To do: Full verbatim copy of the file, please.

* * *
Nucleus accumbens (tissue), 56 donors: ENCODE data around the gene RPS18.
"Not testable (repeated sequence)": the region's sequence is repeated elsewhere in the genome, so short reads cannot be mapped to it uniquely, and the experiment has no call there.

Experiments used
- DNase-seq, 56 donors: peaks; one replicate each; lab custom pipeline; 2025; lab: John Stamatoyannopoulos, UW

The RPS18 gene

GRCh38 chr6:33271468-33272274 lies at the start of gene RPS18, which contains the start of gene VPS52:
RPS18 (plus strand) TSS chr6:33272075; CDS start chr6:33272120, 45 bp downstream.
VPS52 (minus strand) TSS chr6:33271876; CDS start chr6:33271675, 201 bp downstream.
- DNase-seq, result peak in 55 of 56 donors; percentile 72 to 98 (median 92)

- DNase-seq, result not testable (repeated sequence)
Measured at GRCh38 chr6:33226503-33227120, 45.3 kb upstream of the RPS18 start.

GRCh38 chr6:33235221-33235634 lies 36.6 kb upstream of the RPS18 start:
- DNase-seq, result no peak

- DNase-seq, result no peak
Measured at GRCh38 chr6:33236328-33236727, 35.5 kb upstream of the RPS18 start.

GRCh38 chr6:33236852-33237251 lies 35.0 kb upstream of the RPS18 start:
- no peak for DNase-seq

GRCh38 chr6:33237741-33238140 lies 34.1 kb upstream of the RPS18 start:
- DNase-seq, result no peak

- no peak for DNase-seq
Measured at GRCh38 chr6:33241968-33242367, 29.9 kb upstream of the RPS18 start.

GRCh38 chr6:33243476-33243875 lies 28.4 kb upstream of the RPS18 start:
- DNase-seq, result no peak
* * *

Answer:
Nucleus accumbens (tissue), 56 donors: ENCODE data around the gene RPS18.
"Not testable (repeated sequence)": the region's sequence is repeated elsewhere in the genome, so short reads cannot be mapped to it uniquely, and the experiment has no call there.

Experiments used
- DNase-seq, 56 donors: peaks; one replicate each; lab custom pipeline; 2025; lab: John Stamatoyannopoulos, UW

The RPS18 gene

GRCh38 chr6:33271468-33272274 lies at the start of gene RPS18, which contains the start of gene VPS52:
RPS18 (plus strand) TSS chr6:33272075; CDS start chr6:33272120, 45 bp downstream.
VPS52 (minus strand) TSS chr6:33271876; CDS start chr6:33271675, 201 bp downstream.
- DNase-seq, result peak in 55 of 56 donors; percentile 72 to 98 (median 92)

- DNase-seq, result not testable (repeated sequence)
Measured at GRCh38 chr6:33226503-33227120, 45.3 kb upstream of the RPS18 start.

GRCh38 chr6:33235221-33235634 lies 36.6 kb upstream of the RPS18 start:
- DNase-seq, result no peak

- DNase-seq, result no peak
Measured at GRCh38 chr6:33236328-33236727, 35.5 kb upstream of the RPS18 start.

GRCh38 chr6:33236852-33237251 lies 35.0 kb upstream of the RPS18 start:
- no peak for DNase-seq

GRCh38 chr6:33237741-33238140 lies 34.1 kb upstream of the RPS18 start:
- DNase-seq, result no peak

- no peak for DNase-seq
Measured at GRCh38 chr6:33241968-33242367, 29.9 kb upstream of the RPS18 start.

GRCh38 chr6:33243476-33243875 lies 28.4 kb upstream of the RPS18 start:
- DNase-seq, result no peak